Botanic gardens around the world, supported by BGCI, are major force for environmental education efforts. A key part of this is the promotion of the sustainable use of wild plant species such as the Eucalyptus in Australia.
Aboriginal Heritage at Sydney's Botanic Gardens
Australia opens its first 'Biopark'
Four species under threat
The relics of an ancient flora that covered large swathes of Europe before the ice ages, most Arbutus forests are now confined to far South West Ireland and the Southern Mediterranean.
The brightly coloured fruit, which turn slowly from yellow to bright red during their 24-month period of ripening have been traditionally used to make a variety of jams, conserves and liquers, and are considered a delicacy in Corsica. The fruit are often known to alcoholise while still on the tree, attracting a range of animals who appear to seek it out for just this purpose. Perhaps inspired by this, the flag of Madrid portrays a bear reaching up into an Arbutus tree to eat from its fruit.
Although little used in herbalism, it does deserve modern investigation. All parts of the plant contain ethyl gallate, a substance that possesses strong antibiotic activity against the mycobacterium bacteria. The leaves, bark and root are astringent and diuretic. They are also believed to be a renal antiseptic and so are of use in the treatment of affections of the urinary system such as cystitis and urethritis.
However a third of these species are now increasingly under threat, reflecting the ecological issues facing plants across the Mediterranean. BGCI are working with its network of botanic gardens to help conserve such species and rehabilitate degraded habitats.
Botanic Gardens called upon to save Mediterranean plants
Seed Banking to save efforts Mediterranean plants
Join BGCI in Protecting Plants for the Planet
BGCI is a membership organisation. We have more than 700 members, institutional and individual, in 118 countries. You too can join us in our global efforts to ensure plants are protected from the many threats facing them today and get some great benefits.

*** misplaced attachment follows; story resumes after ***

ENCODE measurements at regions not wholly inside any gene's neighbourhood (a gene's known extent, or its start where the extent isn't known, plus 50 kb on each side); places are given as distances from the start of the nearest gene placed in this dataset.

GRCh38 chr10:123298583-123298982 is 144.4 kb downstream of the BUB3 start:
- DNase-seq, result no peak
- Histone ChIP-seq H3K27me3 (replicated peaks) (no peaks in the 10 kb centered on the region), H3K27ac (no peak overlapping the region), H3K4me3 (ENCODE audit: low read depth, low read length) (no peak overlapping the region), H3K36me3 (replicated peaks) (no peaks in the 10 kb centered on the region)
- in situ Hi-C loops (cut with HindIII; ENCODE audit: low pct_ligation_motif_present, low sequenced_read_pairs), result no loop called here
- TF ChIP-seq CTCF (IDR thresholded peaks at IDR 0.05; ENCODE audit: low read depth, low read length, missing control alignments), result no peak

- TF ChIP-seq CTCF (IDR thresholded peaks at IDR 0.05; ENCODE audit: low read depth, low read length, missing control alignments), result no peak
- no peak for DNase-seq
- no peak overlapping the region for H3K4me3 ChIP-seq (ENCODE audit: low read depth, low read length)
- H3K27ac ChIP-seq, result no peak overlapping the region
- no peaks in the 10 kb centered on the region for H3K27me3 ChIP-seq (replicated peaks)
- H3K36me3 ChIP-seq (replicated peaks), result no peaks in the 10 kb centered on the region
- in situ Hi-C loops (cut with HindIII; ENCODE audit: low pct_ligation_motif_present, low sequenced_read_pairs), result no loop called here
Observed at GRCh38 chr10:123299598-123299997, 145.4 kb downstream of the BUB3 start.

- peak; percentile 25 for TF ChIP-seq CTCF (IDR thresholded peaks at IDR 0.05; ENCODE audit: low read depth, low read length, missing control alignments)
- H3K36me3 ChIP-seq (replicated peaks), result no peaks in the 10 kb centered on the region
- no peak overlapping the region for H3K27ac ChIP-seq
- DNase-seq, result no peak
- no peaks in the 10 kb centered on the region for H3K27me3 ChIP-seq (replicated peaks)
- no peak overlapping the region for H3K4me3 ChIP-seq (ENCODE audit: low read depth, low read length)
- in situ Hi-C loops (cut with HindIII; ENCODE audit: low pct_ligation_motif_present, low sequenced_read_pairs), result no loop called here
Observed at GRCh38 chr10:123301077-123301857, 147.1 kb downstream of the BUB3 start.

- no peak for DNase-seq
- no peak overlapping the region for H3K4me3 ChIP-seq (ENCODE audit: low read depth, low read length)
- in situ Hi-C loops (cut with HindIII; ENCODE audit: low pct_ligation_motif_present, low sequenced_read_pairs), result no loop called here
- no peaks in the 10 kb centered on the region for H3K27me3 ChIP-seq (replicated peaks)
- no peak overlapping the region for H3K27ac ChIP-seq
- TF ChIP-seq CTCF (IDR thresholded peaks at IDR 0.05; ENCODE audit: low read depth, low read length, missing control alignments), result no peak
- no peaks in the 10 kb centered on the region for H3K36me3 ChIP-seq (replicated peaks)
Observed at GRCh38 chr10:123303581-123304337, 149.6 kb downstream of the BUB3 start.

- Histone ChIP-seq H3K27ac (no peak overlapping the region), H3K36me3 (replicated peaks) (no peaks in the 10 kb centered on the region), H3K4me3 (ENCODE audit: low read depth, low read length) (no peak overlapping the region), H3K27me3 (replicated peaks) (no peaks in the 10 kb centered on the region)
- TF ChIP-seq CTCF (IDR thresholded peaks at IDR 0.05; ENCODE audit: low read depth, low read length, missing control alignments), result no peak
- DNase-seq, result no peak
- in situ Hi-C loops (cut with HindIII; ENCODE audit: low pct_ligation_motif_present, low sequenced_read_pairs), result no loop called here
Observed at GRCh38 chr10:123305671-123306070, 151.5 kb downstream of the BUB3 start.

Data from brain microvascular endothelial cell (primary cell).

Great Botanic Gardens of the World
Join Sara Oldfield on this panoramic perspective on the history and current contributions of the world's major botanic gardens. Lavishly illustrated, sales of this book support BGCI's work.
Support BGCI: Shop at Amazon
Why not visit the BGCI Store, full of plant, conservation, education and garden books from Amazon, selected by us. Plus, BGCI benefits from your purchases. It won't cost you anything and is a great, easy way to contribute to plant conservation.
BGCI PlantSearch Database
The BGCI plant search allows you to research plants in living collections all around the world. It gives cross-referenced information with Red Data Lists, plant images, the International Plant Names Index, Crop Wild Relatives, and the Tree Conservation Database.
Botanic Gardens: Using Biodiversity to Improve Human Well-being
BGCI believes that biodiversity conservation and poverty reduction must be linked if we are to succeed in either aim. This report highlights how botanic gardens across the world are involved in a variety of projects that use biodiversity to improve human well-being.
Make a Donation
Support BGCI's work in combating the devastation of the world's plant life. Help us work towards a world in which plant diversity is valued, secure and able to support all life on earth.